I’m a big fan of photographing the Disney fireworks with neutral density filters. I’ve photographed all of the fireworks shows enough times that I have more photos of them than I’ll ever know what to do with, but I can’t resist the urge to shoot them every night we’re at Disneyland or Walt Disney World. It’s like some strange addiction. Neutral density filters for fireworks appeal to me for a couple of reasons. First, they can make for a colorful, chaotic, and bombastic (/obscure ISO 5571 reference) photo. Second, they add a challenge to photographing the fireworks, making fireworks photography a high risk, high reward proposition.
The purpose of this post is to demonstrate the level of risk inherent in using a neutral density filter, and the potential fruits of taking the risk. This post assumes you know both how to photograph fireworks and have a neutral density filter. If you don’t know how to photograph fireworks, here’s a good starting point. (I’ll also toss in a plug for the How to Photograph Fireworks eBook I co-authored with Cory Disbrow and Adam Hansen, which I think is probably the best way to learn…but I’m just a tad biased.) If you aren’t familiar with neutral density filters, here’s a post I wrote a while back and have updated regularly comparing different options I’ve owned, tested, and researched.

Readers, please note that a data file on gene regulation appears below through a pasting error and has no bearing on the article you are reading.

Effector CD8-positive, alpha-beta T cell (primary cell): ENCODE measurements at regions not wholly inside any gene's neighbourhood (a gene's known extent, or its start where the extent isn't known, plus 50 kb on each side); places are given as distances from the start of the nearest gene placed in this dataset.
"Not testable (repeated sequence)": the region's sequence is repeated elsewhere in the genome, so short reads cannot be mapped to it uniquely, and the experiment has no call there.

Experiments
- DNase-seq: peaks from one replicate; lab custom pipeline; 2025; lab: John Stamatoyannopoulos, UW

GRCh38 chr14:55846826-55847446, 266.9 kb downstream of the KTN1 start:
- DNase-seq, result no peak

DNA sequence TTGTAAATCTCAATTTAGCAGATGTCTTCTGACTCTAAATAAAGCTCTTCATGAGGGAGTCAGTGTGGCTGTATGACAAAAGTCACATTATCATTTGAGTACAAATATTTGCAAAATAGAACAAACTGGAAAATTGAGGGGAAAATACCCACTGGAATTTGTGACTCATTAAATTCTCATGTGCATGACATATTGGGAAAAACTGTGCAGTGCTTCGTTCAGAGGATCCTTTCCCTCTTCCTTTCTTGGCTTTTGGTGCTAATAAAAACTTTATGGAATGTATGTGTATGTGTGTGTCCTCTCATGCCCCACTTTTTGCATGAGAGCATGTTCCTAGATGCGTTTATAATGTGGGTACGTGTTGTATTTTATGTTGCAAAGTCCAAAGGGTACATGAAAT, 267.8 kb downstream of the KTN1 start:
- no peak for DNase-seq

With many Disney hobbyist photographers heading to PhotoMagic 2013 next week, I figured now would be a good time to cover this topic. Hopefully it can give you an edge in their fireworks contest (assuming they have such a contest…and they should)! Unfortunately, we won’t be able to join the fun, but it sounds like the gang at Disney Photography Blog has set up a great event.
The best way to tackle this post is through examples, so let’s take a frame by frame, minute by minute, look at my shots from the “Remember… Dreams Come True” fireworks at Disneyland shot on September 29, 2013. After we’re done with the series, I’ll examine the upside and downside to using an ND filter to photograph fireworks. (more…)